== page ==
One of the main consequences of last year’s pause in the passage of the Health and Social Care Bill was a blizzard of amendments to the statutory duties of every single NHS organisation. Amongst the many contradictions that arose from these amendments, there was one constant. By the time it became an Act, after the Bill was amended and re-amended in the Lords every single possible organisation had had a duty to create integrated care laid upon it.
Last week’s mandate for the NCB from the Secretary of State has begun to put some flesh on the bones of how it will be expected to carry this out,
2.1 We want to empower and support the increasing number of people living with long term conditions. One in three people are living with at least one chronic disease. By 2018 nearly 3 million people, mainly older people, will have three or more conditions all at once
2.7 As a leader of the health system, the NHS Commissioning Board is uniquely placed to co ordinate a major drive for better integration of care across different services, to enable local implementation at scale and with pave from April 2013
2.8 The focus should be on what we are achieving for individuals rather than for organisations- in other words care that feels more joined up to the users of services with the aim of maintaining their health and well being and preventing their condition deteriorating as far as possible. We want to see improvements in the way that care
- Is coordinated around the needs, conveniences and choices of patients, their carers and families- rather than the interests of the organisations that provide care
- Centres on the person as a whole rather than on specific conditions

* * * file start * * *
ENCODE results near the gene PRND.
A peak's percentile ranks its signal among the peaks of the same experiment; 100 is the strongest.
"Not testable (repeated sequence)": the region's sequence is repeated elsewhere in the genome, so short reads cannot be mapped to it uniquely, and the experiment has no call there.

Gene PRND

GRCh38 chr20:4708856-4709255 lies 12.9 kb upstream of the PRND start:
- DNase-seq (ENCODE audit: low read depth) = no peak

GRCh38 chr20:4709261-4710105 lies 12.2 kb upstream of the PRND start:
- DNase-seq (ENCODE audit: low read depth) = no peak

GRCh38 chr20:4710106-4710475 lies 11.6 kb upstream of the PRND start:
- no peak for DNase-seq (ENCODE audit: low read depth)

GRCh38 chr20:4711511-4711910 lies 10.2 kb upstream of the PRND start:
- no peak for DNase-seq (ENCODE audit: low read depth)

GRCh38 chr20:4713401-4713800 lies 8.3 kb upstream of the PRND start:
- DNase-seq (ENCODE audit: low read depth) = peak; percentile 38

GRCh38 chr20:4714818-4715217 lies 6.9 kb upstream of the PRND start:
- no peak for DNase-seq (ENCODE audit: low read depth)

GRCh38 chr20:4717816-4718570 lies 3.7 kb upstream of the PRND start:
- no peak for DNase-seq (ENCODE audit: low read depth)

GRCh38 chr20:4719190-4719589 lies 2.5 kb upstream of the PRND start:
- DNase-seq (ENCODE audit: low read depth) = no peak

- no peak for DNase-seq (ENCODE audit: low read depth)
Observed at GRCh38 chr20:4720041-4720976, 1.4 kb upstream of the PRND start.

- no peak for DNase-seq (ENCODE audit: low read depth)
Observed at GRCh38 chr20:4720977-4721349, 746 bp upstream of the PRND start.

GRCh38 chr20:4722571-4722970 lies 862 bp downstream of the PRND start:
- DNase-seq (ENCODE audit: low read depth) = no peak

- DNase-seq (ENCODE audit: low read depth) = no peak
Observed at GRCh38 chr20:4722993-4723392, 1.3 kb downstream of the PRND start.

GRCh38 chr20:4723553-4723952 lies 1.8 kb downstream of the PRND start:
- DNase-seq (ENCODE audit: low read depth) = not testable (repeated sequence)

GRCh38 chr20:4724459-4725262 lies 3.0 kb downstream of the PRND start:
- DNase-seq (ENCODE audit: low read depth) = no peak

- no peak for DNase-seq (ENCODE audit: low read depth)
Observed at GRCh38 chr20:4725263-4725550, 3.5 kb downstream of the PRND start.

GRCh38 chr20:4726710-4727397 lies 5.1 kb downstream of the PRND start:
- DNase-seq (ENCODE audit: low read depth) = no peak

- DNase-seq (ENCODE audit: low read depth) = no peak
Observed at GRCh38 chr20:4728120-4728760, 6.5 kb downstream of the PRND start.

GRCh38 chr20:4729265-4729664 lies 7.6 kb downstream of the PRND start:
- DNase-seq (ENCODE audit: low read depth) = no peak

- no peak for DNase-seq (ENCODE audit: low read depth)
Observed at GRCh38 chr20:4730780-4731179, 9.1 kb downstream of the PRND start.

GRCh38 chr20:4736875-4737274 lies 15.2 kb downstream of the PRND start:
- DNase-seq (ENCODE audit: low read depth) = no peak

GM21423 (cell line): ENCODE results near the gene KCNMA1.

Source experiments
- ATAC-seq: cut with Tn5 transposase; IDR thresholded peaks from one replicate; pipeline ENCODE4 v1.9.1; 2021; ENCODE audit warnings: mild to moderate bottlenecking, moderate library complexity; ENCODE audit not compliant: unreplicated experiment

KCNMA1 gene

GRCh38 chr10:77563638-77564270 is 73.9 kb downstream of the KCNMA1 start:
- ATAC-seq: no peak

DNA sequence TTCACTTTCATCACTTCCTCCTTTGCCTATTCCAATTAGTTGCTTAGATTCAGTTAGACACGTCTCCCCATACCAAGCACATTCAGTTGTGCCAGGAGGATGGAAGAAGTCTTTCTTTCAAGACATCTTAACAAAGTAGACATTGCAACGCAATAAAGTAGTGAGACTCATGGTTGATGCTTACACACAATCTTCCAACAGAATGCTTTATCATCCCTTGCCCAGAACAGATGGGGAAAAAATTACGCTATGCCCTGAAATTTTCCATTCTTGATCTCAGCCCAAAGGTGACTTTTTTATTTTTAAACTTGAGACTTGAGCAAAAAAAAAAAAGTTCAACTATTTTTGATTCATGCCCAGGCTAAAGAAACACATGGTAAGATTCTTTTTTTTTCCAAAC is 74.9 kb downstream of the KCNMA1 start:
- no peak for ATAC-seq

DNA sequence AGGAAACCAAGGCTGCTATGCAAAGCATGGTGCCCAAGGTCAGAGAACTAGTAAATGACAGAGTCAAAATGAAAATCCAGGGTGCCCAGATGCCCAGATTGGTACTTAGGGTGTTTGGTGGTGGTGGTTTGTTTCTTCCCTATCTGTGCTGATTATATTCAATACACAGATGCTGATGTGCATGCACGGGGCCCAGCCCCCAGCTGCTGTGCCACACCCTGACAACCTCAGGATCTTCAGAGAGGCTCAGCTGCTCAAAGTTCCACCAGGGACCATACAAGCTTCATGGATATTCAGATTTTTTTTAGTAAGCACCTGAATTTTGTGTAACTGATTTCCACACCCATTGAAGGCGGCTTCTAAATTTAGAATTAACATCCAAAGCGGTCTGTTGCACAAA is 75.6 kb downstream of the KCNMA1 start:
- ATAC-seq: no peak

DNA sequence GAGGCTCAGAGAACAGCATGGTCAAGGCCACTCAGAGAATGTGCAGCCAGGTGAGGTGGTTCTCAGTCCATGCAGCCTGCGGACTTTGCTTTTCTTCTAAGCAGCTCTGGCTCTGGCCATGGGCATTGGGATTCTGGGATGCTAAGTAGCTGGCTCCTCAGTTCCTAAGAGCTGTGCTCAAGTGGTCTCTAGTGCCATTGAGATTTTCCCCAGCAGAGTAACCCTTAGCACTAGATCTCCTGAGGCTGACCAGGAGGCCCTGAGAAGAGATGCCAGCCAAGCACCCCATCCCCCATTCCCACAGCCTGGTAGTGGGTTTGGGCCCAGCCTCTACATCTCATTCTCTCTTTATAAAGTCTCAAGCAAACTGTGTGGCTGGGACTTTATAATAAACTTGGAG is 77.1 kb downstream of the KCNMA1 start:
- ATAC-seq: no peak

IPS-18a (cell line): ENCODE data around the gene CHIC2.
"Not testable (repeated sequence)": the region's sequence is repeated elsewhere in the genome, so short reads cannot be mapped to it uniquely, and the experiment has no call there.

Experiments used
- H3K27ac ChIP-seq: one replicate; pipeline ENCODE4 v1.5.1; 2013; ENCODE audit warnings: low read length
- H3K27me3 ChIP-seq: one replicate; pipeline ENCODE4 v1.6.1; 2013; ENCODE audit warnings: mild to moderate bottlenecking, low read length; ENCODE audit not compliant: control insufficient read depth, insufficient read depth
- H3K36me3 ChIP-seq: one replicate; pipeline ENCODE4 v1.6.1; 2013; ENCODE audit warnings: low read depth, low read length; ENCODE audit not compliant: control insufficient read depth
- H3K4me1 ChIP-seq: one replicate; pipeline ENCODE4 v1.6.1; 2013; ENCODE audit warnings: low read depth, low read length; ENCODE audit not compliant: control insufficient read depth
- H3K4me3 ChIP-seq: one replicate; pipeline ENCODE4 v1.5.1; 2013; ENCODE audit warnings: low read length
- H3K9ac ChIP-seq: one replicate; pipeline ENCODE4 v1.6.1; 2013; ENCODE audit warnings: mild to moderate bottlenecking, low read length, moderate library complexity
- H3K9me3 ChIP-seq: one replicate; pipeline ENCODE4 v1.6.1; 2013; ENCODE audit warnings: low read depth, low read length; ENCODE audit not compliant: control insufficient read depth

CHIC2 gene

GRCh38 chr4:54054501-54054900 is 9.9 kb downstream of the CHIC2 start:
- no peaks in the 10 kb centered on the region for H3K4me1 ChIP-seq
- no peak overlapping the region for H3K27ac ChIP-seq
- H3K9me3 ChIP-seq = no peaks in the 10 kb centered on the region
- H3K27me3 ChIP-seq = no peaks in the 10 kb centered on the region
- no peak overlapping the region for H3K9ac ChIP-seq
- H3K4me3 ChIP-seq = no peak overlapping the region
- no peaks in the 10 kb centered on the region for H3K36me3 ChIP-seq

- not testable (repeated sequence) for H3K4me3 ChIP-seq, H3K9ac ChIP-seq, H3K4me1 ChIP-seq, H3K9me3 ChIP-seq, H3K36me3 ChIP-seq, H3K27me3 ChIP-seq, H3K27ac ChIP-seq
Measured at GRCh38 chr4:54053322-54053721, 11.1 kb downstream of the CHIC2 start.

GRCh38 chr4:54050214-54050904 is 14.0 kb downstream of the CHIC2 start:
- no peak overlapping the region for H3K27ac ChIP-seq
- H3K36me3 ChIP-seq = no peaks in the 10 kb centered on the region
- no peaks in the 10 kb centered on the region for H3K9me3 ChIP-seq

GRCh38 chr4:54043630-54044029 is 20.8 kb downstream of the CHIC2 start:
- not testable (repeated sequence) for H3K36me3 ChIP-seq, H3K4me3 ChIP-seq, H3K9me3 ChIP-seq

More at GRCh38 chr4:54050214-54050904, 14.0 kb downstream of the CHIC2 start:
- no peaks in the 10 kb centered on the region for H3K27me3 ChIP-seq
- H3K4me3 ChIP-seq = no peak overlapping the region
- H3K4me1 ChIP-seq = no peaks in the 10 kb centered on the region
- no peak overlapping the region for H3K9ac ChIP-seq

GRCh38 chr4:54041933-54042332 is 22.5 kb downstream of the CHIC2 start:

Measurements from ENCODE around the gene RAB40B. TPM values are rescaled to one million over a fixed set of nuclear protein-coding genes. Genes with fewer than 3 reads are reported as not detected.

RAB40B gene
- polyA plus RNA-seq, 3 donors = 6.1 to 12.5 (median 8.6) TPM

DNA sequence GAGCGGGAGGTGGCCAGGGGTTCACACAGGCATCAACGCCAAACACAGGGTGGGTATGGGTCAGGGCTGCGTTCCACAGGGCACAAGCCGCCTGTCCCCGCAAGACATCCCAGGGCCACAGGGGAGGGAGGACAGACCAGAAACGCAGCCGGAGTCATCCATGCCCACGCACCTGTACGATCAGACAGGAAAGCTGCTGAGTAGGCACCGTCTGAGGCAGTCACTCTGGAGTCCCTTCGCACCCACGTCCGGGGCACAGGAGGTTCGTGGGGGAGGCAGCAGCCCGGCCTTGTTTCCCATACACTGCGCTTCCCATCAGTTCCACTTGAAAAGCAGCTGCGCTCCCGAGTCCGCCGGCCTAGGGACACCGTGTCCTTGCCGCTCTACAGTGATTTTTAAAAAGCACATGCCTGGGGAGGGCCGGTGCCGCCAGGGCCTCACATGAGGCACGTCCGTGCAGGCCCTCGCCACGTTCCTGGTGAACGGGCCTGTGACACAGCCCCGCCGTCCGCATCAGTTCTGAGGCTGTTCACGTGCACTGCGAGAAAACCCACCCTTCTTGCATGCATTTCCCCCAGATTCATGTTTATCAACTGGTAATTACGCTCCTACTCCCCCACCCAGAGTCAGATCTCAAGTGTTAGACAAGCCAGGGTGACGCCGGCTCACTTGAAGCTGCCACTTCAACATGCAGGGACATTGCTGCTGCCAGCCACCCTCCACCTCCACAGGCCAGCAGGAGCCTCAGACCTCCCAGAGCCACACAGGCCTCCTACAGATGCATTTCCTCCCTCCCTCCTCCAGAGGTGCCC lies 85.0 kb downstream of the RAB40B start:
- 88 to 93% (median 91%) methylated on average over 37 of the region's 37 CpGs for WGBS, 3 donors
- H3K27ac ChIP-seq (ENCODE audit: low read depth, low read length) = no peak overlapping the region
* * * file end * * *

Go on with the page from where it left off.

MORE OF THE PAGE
- Ensure people experience smooth transitions between care settings and organisations including between primary and secondary care, mental and physical health services, children’s and adult services and healthy and social care- thereby to reduce health inequalities
- Empowers service users so that they are better equipped to manage their own care as far as they want and are able to.
The NCB will quite rightly pass many of the main ways to implement this mandate onto CCGs. I will explore in a later post what that might mean.
But the NCB is not only a performance manager of CCGs it is also commissions health care itself.
The NCB commissions £12 billion of specialist health care. If it takes the Secretary of State’s mandate seriously we would expect to see this enormous buying power used to ensure that the services that it buys bought from specialised providers would be part of an integrated care pathway.
This will not be easy (but NOTHING about creating integrated care in the NHS will be easy) because most specialist commissioning is a specific episode of care. However specialist episodes of care, like all other care, need to be part of a pathway of care. The NCB will have to put these episodes alongside the care before, and especially after, the specialist episode to turn it into a pathway. This will be difficult because care on both sides of specialist episodes will be commissioned by local commissioners (CCG and local authority).
But if the NCB wants to demonstrate how it is carrying out its mandate it will have to make this happen.
However there is a much more direct impact that the NCB has through the £20+ billion of GP services that they buy. (One of the odder aspects of this localising reform was the nationalisation of the commissioning of GP services that has taken place.)
GPs will be key to integrated care. Indeed it is very difficult to understand how there can be an integrated care pathway without them.
So if the NCB is going to carry out its statutory duty to develop integrated care, and if it is going to play its role in developing that part of the mandate on integrated care, it will need to radically develop the GP contract. That contract, like every other part of the NHS needs to contain incentives to develop integrated, not just episodic, care. Read the rest of this entry »